|Cold-Brew Coffee Ale is good to the last drop (© Brian Brown/Beer in Big D).|
For this, the latest edition of what the little brewery sent me in a little white box, Shiner packed up a bottle of its latest Birthday Beer (number 108 for those keeping track) and a bottle of Chameleon Cold-Brew Organic Black Coffee. Wrapped in a burlap sack, the two brews arrived nestled in a pile of Chameleon coffee beans, the key ingredient in the brewery's new Cold-Brew Coffee Ale.
The beer, of course, is a collaborative effort born out of the idea that coffee and beer have known to play well together. It's a product that couples the Spoetzl Brewery with Chameleon Cold-Brew, an Austin-based company credited with being the country's original bottler of cold-brew coffee.
In this case, the coffee consists of 100% organic, Fair Trade beans. And, it is said, that coffee crafted with the cold-brew process is especially suited for making a coffee ale. That's because the method produces deep coffee flavors without the bitter and astringent qualities sometimes found in a hot cup of joe. A perfect fit, it seems, for a beer coming from a brewery known for its rather mild, more drinkable dossier.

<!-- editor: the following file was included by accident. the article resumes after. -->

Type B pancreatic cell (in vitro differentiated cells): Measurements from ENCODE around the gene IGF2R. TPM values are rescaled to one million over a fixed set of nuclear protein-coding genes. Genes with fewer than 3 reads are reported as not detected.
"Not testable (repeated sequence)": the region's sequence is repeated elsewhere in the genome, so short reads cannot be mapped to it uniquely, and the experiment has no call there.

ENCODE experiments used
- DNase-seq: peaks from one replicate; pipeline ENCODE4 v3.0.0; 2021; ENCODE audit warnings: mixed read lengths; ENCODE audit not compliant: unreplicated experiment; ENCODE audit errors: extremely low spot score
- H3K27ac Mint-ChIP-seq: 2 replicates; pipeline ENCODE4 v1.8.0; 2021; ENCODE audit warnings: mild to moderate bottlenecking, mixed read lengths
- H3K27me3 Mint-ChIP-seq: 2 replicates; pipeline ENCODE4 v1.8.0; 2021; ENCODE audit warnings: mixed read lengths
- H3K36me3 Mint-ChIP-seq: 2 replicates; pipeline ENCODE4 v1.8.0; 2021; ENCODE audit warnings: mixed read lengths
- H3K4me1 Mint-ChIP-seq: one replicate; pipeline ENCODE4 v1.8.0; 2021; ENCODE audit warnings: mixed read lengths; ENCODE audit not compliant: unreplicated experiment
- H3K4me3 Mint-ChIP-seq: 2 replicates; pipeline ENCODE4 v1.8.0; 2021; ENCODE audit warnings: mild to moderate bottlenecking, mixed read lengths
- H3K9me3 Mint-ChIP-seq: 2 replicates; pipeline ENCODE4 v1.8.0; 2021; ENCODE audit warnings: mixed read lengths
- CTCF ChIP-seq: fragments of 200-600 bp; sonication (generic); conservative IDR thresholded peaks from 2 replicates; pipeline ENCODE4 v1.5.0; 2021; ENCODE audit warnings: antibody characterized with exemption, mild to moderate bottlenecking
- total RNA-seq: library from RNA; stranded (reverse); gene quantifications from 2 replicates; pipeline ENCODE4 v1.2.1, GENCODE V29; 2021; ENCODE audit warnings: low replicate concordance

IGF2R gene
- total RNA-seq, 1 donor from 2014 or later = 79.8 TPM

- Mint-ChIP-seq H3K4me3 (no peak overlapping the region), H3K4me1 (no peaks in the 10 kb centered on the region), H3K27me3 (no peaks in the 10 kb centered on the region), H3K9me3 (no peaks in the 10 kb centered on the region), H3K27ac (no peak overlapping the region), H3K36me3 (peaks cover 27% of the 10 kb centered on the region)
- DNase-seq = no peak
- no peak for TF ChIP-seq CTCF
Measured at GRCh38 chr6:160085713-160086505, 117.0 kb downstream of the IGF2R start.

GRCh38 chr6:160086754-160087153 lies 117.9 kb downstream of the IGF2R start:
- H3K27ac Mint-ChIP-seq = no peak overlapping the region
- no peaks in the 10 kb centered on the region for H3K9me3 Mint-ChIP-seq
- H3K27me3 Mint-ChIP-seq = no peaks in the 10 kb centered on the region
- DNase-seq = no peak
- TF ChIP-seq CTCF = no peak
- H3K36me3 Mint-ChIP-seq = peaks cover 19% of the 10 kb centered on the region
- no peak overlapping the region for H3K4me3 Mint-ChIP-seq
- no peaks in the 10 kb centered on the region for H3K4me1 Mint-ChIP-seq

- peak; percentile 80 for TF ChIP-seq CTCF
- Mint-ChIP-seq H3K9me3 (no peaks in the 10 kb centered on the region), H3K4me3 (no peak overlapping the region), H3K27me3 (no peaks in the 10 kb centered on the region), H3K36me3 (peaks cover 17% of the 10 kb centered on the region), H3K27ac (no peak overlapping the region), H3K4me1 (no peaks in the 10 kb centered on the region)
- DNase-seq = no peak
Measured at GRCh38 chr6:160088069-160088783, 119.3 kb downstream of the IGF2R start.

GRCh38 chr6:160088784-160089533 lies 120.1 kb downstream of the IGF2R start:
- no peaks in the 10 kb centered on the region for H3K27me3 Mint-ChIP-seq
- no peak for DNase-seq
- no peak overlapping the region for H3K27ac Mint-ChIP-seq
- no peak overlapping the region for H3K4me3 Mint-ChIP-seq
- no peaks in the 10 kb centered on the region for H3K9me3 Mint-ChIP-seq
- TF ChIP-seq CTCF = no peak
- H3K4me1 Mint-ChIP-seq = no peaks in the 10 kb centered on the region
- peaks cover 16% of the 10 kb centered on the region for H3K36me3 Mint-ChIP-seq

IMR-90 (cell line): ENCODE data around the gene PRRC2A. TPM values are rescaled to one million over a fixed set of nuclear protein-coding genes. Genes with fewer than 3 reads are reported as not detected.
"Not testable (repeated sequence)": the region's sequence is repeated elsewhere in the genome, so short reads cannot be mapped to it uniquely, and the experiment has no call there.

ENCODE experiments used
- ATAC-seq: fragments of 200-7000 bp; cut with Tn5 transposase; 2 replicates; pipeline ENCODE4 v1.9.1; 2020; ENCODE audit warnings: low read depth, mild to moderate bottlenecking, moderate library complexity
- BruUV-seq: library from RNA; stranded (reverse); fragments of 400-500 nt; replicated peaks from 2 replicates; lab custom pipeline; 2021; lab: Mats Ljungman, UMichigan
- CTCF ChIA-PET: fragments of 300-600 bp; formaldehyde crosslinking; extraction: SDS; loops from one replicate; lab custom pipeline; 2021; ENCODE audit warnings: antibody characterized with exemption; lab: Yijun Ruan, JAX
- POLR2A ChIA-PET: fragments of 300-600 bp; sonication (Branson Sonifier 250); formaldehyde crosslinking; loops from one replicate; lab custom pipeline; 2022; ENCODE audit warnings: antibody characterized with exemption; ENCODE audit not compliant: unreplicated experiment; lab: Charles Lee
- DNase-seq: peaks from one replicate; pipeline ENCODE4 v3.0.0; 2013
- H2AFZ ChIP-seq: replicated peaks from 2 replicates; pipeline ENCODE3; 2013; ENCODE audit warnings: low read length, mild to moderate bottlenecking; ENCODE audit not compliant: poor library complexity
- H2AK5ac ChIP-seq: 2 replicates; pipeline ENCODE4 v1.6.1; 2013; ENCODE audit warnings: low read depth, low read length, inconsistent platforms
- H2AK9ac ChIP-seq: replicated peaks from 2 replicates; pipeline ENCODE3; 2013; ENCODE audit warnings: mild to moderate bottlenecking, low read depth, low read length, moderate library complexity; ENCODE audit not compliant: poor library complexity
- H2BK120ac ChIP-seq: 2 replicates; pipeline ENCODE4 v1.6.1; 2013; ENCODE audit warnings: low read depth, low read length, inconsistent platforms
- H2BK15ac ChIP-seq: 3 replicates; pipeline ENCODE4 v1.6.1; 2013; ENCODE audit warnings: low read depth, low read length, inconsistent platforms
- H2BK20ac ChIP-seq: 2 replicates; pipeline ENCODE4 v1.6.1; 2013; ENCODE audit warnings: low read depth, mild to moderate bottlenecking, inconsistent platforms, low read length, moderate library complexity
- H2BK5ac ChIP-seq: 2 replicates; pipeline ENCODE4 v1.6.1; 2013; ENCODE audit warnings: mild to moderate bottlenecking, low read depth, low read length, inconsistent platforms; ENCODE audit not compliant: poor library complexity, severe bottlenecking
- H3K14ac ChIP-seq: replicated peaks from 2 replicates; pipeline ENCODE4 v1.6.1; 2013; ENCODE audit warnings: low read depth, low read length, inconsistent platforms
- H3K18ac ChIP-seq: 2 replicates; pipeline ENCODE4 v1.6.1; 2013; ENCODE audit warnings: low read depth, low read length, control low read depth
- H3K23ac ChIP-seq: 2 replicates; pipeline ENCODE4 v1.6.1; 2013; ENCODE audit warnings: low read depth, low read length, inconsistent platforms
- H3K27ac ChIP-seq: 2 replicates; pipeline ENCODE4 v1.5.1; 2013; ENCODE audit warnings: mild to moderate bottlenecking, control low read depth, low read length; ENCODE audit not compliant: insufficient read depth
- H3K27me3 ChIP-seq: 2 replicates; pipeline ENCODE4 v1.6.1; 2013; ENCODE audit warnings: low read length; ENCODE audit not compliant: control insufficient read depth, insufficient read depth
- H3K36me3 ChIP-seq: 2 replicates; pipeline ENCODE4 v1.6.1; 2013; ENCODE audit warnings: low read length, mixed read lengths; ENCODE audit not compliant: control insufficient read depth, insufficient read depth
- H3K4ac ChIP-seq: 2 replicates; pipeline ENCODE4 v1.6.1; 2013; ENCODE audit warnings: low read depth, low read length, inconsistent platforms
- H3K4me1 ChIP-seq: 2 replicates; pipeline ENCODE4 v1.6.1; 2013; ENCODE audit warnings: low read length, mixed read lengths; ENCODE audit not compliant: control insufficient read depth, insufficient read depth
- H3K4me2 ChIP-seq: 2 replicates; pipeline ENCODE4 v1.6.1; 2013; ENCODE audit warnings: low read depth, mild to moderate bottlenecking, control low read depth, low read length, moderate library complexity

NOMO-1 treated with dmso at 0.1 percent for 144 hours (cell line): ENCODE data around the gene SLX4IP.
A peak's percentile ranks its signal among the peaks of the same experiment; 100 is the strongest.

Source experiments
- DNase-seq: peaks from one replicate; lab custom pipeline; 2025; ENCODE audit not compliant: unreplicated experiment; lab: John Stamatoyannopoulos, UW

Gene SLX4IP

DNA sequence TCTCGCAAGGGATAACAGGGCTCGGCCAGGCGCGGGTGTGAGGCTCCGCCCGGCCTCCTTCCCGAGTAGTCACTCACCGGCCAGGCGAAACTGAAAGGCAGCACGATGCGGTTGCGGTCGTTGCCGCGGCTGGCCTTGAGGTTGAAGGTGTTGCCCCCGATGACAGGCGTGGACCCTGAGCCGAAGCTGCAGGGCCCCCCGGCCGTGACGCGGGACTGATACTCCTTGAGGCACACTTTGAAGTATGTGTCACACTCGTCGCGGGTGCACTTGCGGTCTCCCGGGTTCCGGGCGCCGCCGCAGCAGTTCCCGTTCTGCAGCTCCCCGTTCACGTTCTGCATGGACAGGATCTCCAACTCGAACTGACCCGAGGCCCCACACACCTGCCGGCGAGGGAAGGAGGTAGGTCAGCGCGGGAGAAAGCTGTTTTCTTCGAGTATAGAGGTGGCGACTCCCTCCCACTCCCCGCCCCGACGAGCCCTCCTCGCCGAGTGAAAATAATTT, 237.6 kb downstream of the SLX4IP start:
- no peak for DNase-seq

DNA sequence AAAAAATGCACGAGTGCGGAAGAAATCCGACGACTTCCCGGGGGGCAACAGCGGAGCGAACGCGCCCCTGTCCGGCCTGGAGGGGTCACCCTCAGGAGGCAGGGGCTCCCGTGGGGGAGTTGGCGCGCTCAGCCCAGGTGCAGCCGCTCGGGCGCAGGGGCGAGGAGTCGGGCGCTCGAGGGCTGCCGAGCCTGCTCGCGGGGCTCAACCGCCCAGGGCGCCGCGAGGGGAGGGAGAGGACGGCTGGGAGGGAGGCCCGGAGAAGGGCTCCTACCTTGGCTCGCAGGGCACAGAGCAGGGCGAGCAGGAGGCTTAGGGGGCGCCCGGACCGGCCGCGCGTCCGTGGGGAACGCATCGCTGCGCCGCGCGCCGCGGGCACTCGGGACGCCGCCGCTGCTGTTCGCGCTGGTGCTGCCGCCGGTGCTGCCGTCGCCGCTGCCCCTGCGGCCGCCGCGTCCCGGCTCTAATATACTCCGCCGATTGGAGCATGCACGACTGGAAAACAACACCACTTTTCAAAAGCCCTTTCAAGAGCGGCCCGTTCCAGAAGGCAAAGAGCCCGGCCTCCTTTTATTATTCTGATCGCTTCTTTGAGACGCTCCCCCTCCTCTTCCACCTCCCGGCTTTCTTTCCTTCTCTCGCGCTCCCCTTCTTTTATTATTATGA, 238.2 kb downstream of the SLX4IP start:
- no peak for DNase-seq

So, how did it turn out?
Well, the brewery describes Cold-Brew Coffee Ale as "malty, with a slightly sweet coffee aroma and a silky, smooth taste." That's pretty close to my impression of the beer as well, though I'd probably expound a bit on the roasty element. The roast isn't intense, mind you, but it has some depth and it meshes well with the grain bill, which results in a consistent, balanced mix of coffee and roasted malt that sustains from start to finish.
As for how it drinks, give credit where credit is due, since Cold-Brew Coffee Ale is nothing if not smooth, with no perceptible bitterness or astringency in the aftertaste.
The real question, though, is whether or not the beer is...how does that one coffee company say it...good to the last drop? Based that whole start to finish thing I said before, I'd have to say yes. Cold-Brew Coffee Ale is a flavorful, easy-drinking beer that's defined by its primary ingredient. As long you don't mind that the beer wasn't sourced from a barrel and the beans weren't shot out from a civet (i.e. it's just a good, basic coffee ale), then I think it's certainly worth trying.
Look for Cold-Brew Coffee Ale on tap, in 24-ounce bombers and in 12-ounce bottles and cans.
Cold-Brew Coffee Ale
Style: Coffee Ale
Malt: Roasted specialty malt
Hops: Mt. Hood
Other: Arabica coffee, cold-brew coffee.